News | June 14, 2021

India, U.S. fuel agreement operational

By Connie Braesch DLA Energy Public Affairs

Strengthening military partnerships, Defense Logistics Agency Energy established a long-term fuel agreement between the U.S. Defense Department and India Ministry of Defence.

The agreement became operational June 1 and enables reciprocal fuel sales and purchases, increased Indian military participation with U.S. military exercises, and easier accounting and reporting of fuel transactions. 

“DLA’s support to the Warfighter is job one,” said DLA Energy Commander Air Force Brig. Gen. Jimmy Canlas. “This fuel agreement is a great example of how we provide smart, innovative and tailored logistics solutions to increase and sustain warfighting readiness to meet today’s challenges and prepare for the future fight.”

The new agreement was the culmination of more than three and half years of work. Prior to the fuel agreement, fuel sales were codified through short-term Logistics Exchange Memorandum of Agreement Orders. 

William Nejdl, DLA Energy International Agreement Representative for U.S. Indo-Pacific Command, said the fuel agreement with the Republic of India has strengthened our military ties and bonds.

“It reinforces the U.S. commitments to increase interoperability during exercises and contingencies by allowing both militaries to support each other,” he said.

Under the agreement, the India Ministry of Defence can receive fuel from U.S. military facilities, ships, and aircraft and U.S. warfighters can obtain the same fuel support from India MoD, improving cost, efficiency, and collaboration. 

Philip Valenti is the International Logistics Advisor for the U.S. Indo-Pacific Command Multinational Logistics Branch. He said the fuel agreement, “signals a significant deepening of the trust and cooperation between both military forces.”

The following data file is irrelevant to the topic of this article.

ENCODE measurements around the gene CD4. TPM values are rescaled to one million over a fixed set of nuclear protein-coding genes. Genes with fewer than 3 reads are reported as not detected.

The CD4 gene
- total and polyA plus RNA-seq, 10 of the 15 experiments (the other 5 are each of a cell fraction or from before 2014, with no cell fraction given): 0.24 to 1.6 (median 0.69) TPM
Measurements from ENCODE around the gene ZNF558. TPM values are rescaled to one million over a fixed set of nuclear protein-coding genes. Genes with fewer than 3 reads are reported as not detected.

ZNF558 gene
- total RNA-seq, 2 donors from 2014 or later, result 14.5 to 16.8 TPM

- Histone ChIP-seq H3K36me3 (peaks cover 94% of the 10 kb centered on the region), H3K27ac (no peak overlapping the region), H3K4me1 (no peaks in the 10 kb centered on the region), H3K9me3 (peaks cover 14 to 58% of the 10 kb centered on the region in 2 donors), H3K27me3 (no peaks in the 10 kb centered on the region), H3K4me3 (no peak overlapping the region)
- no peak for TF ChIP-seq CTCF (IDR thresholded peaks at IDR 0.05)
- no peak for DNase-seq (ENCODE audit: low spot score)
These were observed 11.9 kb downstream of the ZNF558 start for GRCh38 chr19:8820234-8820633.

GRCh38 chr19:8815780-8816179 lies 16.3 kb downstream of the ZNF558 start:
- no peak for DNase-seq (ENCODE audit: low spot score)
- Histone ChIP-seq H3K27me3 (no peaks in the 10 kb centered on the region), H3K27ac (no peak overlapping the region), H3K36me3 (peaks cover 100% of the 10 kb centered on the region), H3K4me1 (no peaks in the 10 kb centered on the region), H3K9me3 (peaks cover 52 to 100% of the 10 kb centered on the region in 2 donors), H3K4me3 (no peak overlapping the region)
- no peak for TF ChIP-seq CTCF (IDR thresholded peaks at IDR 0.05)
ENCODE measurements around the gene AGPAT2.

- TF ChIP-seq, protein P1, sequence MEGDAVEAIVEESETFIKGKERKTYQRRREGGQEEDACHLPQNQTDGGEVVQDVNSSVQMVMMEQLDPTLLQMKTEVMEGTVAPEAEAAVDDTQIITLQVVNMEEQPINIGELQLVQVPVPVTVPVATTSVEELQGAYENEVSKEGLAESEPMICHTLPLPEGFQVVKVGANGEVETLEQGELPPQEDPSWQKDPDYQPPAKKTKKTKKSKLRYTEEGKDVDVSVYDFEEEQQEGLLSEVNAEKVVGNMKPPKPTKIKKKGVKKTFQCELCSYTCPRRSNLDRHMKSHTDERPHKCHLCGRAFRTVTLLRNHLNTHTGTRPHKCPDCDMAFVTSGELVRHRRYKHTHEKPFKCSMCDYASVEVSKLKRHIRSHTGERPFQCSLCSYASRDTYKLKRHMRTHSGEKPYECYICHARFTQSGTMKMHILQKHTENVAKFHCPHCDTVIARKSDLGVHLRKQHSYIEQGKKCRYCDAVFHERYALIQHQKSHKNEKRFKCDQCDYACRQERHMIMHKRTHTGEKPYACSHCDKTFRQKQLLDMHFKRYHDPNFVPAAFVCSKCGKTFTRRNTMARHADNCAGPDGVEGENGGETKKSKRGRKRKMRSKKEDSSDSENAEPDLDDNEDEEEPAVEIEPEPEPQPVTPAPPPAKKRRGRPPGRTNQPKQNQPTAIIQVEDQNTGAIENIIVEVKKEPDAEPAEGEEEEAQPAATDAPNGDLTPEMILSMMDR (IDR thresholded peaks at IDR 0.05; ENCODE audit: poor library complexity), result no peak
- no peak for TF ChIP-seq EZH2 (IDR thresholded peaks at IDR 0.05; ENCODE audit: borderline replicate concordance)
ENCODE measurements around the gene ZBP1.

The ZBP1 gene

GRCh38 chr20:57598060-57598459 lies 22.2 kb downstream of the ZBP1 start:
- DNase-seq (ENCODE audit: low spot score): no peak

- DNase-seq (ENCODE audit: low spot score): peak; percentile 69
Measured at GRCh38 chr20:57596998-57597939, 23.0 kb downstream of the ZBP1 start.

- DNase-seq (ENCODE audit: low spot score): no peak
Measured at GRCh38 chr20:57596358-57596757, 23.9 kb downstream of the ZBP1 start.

“It serves as a reminder that the U.S. is a reliable, efficient, and effective partner, willing to closely work with India to meet much of their fuel needs when they operate outside of Indian territory,” Valenti added. 

Establishing an international fuel agreement is a team effort requiring both entities to closely collaborate. Newly assigned to DLA Energy International Agreements team, Tawnya Moreno said she has a new appreciation for the fuel agreement process. 

“There are a lot of people involved in the process from coordination and negotiation to reviews, signing and execution,” Moreno said. “The result is worth the wait.”

This fuel agreement with India and one recently signed with Romania in January bring the total number of DLA Energy fuel agreements with allies around the world to 40, said DLA Energy International Agreements Division Chief Mike Holgate. 

“Whether U.S. forces are conducting coalition exercises, providing humanitarian support or executing a strategic mission, DLA Energy prides itself on understanding customer requirements and anticipating future needs to ensure warfighters have reliable and efficient fuel sources across an increasingly complex global environment,” Holgate said.

DLA Energy International Agreements Programs and Analysis team members Michael MacLean and Rey Venus assisted with establishment of accounting and reporting systems for fuel transactions to include reporting the international support through the Chairman of the Joint Chief of Staff, to the U.S. Congress by utilizing the Acquisition and Cross Servicing Agreement Global Automated Tracking and Reporting System.  

DLA Energy’s International Fuel Agreements team is responsible for establishing and maintaining long-term Department of Defense fuel agreements with foreign militaries. Synchronized with DLA Energy regional offices, the team focuses on providing a global capability to meet future fuel requirements.